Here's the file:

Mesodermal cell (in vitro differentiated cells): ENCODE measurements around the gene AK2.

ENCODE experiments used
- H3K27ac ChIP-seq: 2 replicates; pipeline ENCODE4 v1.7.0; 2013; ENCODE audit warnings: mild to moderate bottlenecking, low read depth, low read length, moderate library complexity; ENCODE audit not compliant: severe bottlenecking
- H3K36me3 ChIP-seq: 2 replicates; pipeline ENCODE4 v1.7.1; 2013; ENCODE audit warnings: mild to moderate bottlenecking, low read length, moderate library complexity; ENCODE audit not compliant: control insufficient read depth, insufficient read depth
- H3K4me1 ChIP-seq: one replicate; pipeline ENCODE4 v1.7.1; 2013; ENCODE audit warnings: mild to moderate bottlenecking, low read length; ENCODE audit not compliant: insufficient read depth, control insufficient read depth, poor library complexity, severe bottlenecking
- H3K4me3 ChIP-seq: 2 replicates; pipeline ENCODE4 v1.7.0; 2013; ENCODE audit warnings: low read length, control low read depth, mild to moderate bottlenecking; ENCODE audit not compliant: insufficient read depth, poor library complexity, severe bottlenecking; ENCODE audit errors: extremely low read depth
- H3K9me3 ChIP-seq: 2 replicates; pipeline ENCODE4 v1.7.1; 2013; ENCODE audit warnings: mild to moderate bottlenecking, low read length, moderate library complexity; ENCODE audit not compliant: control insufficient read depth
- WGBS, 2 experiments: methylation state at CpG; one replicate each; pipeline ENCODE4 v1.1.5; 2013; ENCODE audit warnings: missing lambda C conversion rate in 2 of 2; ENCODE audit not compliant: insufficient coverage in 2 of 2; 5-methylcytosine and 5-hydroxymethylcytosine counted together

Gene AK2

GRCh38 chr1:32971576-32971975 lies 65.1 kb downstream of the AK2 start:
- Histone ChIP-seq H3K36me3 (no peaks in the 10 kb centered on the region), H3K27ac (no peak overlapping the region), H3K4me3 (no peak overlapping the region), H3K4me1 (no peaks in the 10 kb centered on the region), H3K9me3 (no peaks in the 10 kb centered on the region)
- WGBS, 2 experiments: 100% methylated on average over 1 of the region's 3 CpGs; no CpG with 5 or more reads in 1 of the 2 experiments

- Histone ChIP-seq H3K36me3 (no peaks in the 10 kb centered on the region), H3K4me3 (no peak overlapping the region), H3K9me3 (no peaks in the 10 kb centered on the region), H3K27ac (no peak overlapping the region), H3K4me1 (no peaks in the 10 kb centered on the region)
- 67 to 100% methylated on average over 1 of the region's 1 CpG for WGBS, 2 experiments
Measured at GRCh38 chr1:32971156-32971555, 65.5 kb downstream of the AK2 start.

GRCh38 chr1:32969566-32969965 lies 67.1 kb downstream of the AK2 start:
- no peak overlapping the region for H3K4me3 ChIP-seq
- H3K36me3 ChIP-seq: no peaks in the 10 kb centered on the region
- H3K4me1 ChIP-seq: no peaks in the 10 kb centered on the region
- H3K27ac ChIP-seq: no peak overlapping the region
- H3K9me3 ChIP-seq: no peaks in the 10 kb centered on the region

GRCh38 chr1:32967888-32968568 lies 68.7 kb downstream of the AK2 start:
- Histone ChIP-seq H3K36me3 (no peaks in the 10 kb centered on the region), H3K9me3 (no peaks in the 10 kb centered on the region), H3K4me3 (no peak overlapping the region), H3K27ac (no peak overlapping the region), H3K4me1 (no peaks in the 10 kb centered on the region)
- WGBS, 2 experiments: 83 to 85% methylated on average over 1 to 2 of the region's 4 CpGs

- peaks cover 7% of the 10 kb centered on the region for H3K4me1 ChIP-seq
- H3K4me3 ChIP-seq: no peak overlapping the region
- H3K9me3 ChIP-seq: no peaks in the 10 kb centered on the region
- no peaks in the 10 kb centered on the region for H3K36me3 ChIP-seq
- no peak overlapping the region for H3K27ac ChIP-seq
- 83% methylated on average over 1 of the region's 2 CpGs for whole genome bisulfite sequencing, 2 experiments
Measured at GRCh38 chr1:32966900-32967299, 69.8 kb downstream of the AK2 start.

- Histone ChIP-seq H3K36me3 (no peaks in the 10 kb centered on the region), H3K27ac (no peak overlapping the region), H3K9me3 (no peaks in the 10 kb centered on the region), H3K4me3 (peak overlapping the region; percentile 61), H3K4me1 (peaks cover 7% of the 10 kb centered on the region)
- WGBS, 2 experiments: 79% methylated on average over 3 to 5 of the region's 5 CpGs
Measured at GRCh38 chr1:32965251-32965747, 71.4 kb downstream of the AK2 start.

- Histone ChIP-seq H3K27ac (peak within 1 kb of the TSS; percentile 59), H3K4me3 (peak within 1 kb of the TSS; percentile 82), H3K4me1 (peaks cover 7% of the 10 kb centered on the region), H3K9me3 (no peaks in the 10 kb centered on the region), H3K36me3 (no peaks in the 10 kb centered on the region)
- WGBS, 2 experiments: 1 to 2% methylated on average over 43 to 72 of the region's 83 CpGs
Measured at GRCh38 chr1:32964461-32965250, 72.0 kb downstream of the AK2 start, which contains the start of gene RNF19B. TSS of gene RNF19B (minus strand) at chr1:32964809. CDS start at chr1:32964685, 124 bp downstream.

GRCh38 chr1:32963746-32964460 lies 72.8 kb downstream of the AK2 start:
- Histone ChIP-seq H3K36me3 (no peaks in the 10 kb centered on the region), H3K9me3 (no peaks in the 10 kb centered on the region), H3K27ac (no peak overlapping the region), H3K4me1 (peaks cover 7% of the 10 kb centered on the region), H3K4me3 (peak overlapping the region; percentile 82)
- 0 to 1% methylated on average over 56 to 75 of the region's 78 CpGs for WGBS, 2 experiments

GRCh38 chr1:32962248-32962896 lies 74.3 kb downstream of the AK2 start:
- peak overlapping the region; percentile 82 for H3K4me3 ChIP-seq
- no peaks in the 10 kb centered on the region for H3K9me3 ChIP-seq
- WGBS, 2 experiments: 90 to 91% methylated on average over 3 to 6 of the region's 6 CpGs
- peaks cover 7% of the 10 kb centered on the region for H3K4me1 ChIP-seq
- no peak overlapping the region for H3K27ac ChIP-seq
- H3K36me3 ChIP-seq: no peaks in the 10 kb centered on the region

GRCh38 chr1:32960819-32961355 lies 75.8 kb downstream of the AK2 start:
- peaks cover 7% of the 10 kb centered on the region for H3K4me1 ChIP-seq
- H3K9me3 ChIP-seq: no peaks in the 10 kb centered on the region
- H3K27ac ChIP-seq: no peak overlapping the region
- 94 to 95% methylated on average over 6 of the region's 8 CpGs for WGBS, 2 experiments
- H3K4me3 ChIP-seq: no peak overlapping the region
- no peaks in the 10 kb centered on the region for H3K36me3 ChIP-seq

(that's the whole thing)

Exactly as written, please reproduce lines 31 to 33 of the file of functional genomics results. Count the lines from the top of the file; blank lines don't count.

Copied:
Measured at GRCh38 chr1:32966900-32967299, 69.8 kb downstream of the AK2 start.

- Histone ChIP-seq H3K36me3 (no peaks in the 10 kb centered on the region), H3K27ac (no peak overlapping the region), H3K9me3 (no peaks in the 10 kb centered on the region), H3K4me3 (peak overlapping the region; percentile 61), H3K4me1 (peaks cover 7% of the 10 kb centered on the region)
- WGBS, 2 experiments: 79% methylated on average over 3 to 5 of the region's 5 CpGs